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A don, unknown grammarian and the use of English – A rejoinder


As I read Steve Ayorinde’s article A don, unknown grammarian and the use of English, published in the Liberal View column of the Businessday edition of Thursday 04 September 2014, I was very angry with Steve. By the way, this was my first contact with the infuriating news about the unknown grammarian, audacious yet innocuous Ibadan-based Kehinde Okeyemi as unfortunately, I missed reading The Guardian edition of August 26 where his apology to one Professor Keye Abiona was published. Naturally, I was hungry to know what really transpired which Steve graciously brought me up to speed with and more curiously, I longed to read Kehinde’s said apology. I immediately wanted to call for The Guardian of that day when, again thanks to Steve, I recollected he said it was not only published in print, it was also on the web.

I quickly went a-googling, and I read the unfortunate apology from brow-beaten, cowered, intimidated Kehinde. In order to fully absorb the plot and comprehend the whole episode, I first read the apology before continuing to read Steve’s piece. This informed my infuriation with Steve as I read on.

After reading the article, I got inquisitive to know who the complainant, Professor Keye Abiona is. When I was younger, I revered academics and held them in awe. Pictures of convocants in their resplendent academic gowns inspired me while I held in awe, academics in their colourful procession. By the time I was in the secondary school, I wanted to be a professor in any discipline I ventured into. This feeling was possibly accentuated by the fact that my late father, a veteran school headmaster, was an avid educationist who spared no efforts in birthing in us his children the love, drive and respect for educational pursuit. Under his roof whether you were his biological child or not, there was no other option. I still have tremendous respect and reverence for professors. Professorial attainment is no mean achievement.

Being a professor therefore, I was confident I was going to be overwhelmed by Prof. Abiona’s resume as a renowned academic while being greeted by his inexhaustible scholastic achievements as I set to browse the net. This failed to help me. In a bout of serial fury, I was angry with google, thinking it had become unreliable. Using google, I decided to do a comparative spot double-check on two of my lecturers. Their intimidating accomplishments were intact. Then I wanted to know who Kehinde Abiona is. With a tinge of pessimism, I browsed, and all I saw about him was as sparse and scanty as Prof’s.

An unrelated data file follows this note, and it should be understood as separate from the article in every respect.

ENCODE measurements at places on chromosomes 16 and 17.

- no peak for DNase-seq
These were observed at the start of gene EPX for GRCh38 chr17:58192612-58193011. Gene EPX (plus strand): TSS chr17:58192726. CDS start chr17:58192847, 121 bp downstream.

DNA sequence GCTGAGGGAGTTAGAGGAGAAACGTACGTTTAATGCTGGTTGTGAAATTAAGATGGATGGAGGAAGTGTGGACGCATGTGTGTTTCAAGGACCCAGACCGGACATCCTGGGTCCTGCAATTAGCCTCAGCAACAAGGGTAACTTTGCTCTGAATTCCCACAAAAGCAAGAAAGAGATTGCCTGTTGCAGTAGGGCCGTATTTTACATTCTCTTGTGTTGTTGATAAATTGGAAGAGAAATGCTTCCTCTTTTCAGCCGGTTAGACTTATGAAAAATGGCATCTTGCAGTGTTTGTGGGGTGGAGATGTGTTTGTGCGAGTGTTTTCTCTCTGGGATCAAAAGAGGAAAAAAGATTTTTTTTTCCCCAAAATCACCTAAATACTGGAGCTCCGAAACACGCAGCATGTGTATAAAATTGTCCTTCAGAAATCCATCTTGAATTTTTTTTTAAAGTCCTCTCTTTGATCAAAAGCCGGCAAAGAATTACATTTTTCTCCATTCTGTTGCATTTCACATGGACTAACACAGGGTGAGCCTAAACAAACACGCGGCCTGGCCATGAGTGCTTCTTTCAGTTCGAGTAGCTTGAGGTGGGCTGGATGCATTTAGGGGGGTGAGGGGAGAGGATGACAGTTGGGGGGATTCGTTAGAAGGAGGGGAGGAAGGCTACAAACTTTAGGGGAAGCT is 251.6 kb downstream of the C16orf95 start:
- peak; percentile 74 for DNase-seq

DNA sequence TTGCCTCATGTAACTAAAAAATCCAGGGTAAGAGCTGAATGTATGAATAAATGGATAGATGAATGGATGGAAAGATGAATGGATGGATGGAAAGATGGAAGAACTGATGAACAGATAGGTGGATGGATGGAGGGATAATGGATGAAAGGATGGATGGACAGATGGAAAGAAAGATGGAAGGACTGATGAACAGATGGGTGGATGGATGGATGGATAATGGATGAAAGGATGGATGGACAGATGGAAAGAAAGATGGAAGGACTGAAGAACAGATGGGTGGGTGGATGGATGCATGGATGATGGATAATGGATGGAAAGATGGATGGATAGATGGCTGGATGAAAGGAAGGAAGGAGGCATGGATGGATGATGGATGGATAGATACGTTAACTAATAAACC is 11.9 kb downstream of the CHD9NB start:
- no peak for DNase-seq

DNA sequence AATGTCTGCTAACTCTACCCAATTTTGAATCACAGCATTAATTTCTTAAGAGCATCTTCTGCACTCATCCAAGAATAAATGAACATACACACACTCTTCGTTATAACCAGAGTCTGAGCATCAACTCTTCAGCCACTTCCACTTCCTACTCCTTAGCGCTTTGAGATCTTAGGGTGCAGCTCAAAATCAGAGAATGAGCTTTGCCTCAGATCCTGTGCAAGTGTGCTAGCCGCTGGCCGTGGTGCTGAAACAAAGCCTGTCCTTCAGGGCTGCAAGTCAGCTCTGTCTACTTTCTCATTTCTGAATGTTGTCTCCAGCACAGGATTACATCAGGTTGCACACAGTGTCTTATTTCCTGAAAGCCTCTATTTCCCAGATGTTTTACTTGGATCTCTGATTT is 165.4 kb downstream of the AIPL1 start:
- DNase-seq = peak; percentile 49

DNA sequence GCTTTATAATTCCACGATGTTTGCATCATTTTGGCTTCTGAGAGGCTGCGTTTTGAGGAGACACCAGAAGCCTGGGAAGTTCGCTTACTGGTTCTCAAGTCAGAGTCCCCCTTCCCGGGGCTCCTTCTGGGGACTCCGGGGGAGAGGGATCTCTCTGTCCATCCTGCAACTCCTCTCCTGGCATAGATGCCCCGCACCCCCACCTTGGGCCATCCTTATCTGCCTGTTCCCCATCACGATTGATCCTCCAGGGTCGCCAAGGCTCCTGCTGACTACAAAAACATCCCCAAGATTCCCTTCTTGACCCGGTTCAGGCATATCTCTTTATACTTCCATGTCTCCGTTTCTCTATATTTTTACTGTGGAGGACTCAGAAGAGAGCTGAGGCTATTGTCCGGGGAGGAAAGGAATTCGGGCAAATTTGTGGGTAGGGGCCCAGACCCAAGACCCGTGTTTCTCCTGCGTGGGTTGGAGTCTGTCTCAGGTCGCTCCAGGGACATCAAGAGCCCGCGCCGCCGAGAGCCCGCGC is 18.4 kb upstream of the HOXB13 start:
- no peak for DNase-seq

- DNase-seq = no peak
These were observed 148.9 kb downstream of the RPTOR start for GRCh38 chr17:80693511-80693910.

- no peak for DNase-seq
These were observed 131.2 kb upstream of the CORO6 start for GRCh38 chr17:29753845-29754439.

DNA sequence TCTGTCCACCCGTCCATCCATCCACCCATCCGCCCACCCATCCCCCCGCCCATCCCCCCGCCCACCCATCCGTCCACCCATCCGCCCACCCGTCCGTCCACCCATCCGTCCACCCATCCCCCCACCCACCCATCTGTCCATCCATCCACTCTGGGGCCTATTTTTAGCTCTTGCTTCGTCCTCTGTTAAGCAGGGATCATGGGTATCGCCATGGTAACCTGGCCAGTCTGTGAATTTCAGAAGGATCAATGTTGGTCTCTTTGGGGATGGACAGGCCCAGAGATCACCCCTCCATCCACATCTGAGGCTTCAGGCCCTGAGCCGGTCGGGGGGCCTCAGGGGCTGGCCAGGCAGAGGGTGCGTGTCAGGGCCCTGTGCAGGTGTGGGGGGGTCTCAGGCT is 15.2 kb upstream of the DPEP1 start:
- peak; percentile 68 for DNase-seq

I began wondering aloud what Kehinde had done wrong. He read Prof’s books and sent him an sms pointing out supposed errors in his books. The next he would receive was a call from men of the Eleyele Police Headquarters (SIB) in Ibadan, and a query from the Prof who was, in the words of Kehinde, “incandescent with gigantic rage” as he wondered what qualified Kehinde to question his English language proficiency. Kehinde and his “acolyte” ended up being detained in the cell by the duo of Mufutau Aselebe and Bayo, men of the SIB for a record 2 nights and 3 days. But for the negotiation skills of the detained duo, they would have bought their freedom for more than N10,000.

The action of the respected professor is to say the least, discreditable and reprehensible. As an academic, one would have thought that he would be humble enough to advance the frontiers of his professorial averment by gratefully acknowledging Kehinde’s criticism made in privacy, even if he perceived it as not-too-innocent, if found to be correct, or if not, assume his professorial authority by correcting trifling Kehinde, a poor English language tutor of negligible status in Agbowo. Said to be a renowned writer, playwright and lecturer, the respected professor after all is a stakeholder in the business of literary excellence and should be worried if naïve Kehinde happens to have the propensity to dispense toxic English language tutorials to innocent pupils.

I further wondered what Kehinde had done wrong to deserve a detention by the police. This saga tells the story once again of oppression, savagery and brutality, for paucity of adjectives. Except Kehinde was not telling us the whole truth in which case the police and Prof would have justification for his apprehension, if all he did was to send an sms to the professor correcting some errors in his literary work, what he has committed is at best, a civil wrong which has no element of criminality whatsoever. The nearest civil wrong he could possibly complain of is defamation which is not even actionable in the absence of publication. The professor, if he truly believed he had a cause of action, should have taken out writ against him in a civil suit and allow the court to decide. This is what civilised people do, rather than deploy the machinery of illegality to oppressing citizens they consider inconsequential. In my opinion, Professor Keye Abiona’s infelicitous action was a needless professorial intimidation of a harmless, innocent citizen, except he convinces Nigerians otherwise.

In prostrating endlessly and tendering that apology, was Kehinde in his own words, ‘coarsened’ and ‘dehumanised’ into doing that, or was he just timid and spineless or simply ignorant of his constitutional rights? From his apology that I read, he is at least well-educated, maybe not as much as the respected professor. As someone said, the trouble is, if you don’t risk anything, you risk even more.

As I read the last two paragraphs of Steve’s article, I repented. And then I went back to read Steve’s brief profile at the commencement of the article……

Femi Adekunle